by Brian C. Moore, Ph.D.
Kim Fabricius writes movingly of the woman in Mark 5 who probably suffered from a uterine hemorrhage. Her condition is socially dangerous, physically fragile, emotionally crushing. Levitical law has sanctioned her outcast, someone who is not only very much outside, but whose presence threatens to make anyone in contact with her ritually unclean. For the ancient world in general, human experience was distinct from that of the modern individual. To be part of a community was to be constituted as a person. Outside of that was darkness, a ghostly half-existence. There’s a reason Socrates chose to drink hemlock over leaving Athens. In her vulnerability and odium, it is with great risk that the afflicted woman dares in desperate hope to come amongst the people in order to approach the Lord. Extreme shunning threatens fragmentation, a metaphysical state of Gehenna where the permanently unwelcomed are bitterly unhoused.
Touch—the word occurs four times in five verses. Contact with the unholy is supposed to make you unholy too. But Jesus—Jesus both violates and subverts the culturally accepted understanding of contagion: purity, he demonstrates, he teaches—purity, not impurity, is catching. In moral terms, goodness, not badness, is contagious, and acceptance trumps rejection.
The touch of Christ spreads life, not isolation and death. The alteration in touch is the music of Eucharistic reversal. The last bit is perhaps a slight misstep. Making holy is altogether an ontological transaction. Those who speak in moral terms frequently are talking about something quite different. This is nothing like the extension of liberal tolerance. “The goal is not something like Sweden: the goal is deification.” (Robert Adams quoted in Bauerschmidt, Julian of Norwich and the Mystical Body Politic of Christ, p. 122). As John Zizioulas writes, “The Church is catholic, not because she is obedient to Christ, i.e., because she does certain things or behaves in a certain way. She is Catholic first of all because she is the Body of Christ” (Being as Communion, p. 158). And as William Desmond clarifies, the action of Christ upon the person takes place at a depth beyond the deliberations of voluntarist will: “A willingness beyond self-will has to take root in the deepest sources of the self; one has to be refashioned utterly into an other self of agapeic good will. This latter is not just an act of will, or a sequence of acts of good will. It is a transfigured condition of being” (Perplexity and Ultimacy, p. 155; emphasis mine).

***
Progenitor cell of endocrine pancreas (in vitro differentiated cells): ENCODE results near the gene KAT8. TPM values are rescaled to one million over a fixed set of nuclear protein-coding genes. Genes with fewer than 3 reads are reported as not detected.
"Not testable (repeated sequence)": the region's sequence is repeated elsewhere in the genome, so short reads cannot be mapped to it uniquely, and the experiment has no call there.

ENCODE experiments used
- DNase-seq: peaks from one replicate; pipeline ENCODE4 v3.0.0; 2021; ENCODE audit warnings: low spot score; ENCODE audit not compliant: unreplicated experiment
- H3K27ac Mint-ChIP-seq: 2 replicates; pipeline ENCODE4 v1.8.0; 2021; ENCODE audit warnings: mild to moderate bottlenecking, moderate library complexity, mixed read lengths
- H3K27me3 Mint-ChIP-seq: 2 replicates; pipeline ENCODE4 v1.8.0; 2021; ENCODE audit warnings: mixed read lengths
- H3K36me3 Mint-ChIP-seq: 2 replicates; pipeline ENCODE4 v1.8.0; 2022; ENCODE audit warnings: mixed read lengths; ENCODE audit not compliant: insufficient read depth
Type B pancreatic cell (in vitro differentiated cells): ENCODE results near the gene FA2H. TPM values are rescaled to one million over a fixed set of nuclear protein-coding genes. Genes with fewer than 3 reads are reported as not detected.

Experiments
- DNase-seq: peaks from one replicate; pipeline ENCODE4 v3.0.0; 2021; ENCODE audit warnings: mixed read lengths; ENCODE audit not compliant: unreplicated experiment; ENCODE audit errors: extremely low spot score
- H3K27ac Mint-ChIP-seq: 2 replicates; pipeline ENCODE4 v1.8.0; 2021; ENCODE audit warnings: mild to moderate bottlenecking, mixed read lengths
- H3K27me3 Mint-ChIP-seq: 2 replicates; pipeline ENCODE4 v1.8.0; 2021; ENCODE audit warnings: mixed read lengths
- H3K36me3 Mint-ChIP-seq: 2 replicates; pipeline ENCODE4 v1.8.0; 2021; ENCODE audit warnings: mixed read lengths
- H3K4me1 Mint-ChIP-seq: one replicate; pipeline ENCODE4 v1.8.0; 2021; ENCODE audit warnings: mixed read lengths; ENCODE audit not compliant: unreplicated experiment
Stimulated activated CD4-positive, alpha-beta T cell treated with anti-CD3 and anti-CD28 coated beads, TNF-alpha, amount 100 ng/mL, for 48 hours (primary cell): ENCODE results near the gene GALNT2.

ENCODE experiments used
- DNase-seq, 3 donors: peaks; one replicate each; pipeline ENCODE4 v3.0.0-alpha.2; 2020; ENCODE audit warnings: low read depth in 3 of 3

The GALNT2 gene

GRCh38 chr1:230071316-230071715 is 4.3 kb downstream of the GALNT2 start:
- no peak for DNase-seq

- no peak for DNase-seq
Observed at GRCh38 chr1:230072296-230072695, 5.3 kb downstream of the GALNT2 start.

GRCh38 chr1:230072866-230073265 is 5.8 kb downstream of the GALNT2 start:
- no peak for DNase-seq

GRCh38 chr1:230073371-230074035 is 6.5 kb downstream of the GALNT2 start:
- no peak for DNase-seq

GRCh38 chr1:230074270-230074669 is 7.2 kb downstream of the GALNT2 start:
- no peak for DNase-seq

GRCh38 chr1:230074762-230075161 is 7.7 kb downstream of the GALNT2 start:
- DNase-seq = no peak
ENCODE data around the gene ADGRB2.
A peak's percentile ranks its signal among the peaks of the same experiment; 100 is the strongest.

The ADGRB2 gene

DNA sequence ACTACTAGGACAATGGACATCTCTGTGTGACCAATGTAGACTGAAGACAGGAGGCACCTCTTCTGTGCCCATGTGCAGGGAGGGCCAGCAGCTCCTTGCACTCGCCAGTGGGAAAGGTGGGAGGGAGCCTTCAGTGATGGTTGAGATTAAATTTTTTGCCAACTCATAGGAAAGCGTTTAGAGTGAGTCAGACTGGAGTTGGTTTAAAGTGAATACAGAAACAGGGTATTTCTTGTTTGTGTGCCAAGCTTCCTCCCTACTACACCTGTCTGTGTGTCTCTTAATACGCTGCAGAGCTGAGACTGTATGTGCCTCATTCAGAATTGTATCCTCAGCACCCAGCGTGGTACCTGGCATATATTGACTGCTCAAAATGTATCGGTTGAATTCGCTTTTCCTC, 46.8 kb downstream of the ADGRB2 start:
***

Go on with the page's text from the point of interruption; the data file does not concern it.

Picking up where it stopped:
The transfigured condition of being is bathed in Taboric light. It is likely to engender babbling and being besides oneself. Certainly, an individualized sense of identity reveals itself to be indescribably barren and impoverished. Desmond, again, elucidates:
At the deeper level again, one finds that one’s will is not owned as absolute willingness. It is not that the words “my own” are to be disowned; rather “my own” is to be owned differently, by being dispossessed of ownership. “My own” is not “my own.” “Ownness” is a gift . . . “Mine” is not now entwined with “no.” The different owning here is twinned with a “yes,” that is not my “no” to the other. “Yes,” “no,” “mine,” “yours,” “ours,” all must receive transfigured expression. (p. 155)
I pick now, almost at random, from books at hand or in splendid disarray upon shelves overburdened and double-stacked.
There is no isolated, pure, independent ‘I,’ but there is a vast and universal web of ‘I’s, in which I have a true and right place. And understanding for me and for you comes by concentration not on your or my ego as such, but upon the web, the interrelation, through and in its several component parts. This is—clumsily put—an aspect of the characteristic Eastern understanding of dharma. (Rowan Williams, A Silent Action, p. 18)
The “obligation” to give myself to another is the ground of the possibility of freedom, precisely because the self that I give has been received by me from another, indeed, from a host of others. To refuse to give ourselves is not to refuse an externally imposed regulation, but it is a failure of that very self, whose nature is gift. (Frederick Christian Bauerschmidt, Julian of Norwich and the Mystical Body Politic of Christ, p. 196)
Personality from its very nature presupposes another—not the ‘not-self’ which is a negative limit, but another person. Personality is impossible without love and sacrifice, without passing over to the other, to the friend, to the loved one. A self-contained personality becomes disintegrated. (Nicolas Berdyaev, The Destiny of Man, p. 57)
The triple act of faith, hope, and love overcomes the inertia of the law of identity. I stop being I, my thought stops being my thought. By an unfathomable act I renounce the self-affirmation ‘I = I.’ Something or Someone helps me escape my self-enclosedness. (Pavel Florensky, The Pillar and Ground of the Truth, p. 51)
Yet, if this new sense of identity and connection is the truth of reality, few seem aware of it. Most who preach the gospel are unaware of it. Instead, they absorb uncritically the atomized self and profess the possibility of the redemption of the individual separate from the loving transfiguration of all. Further, to reject this soteriology is to be classed with the heretics, placed outside the boundaries of ecclesial smoothness. Not only is this wrong, it is incredibly lazy, full of a spiritual sloth that mistakes religious caution for steadfast fidelity. The bold patience, creative insight, the true ecclesial power is lost.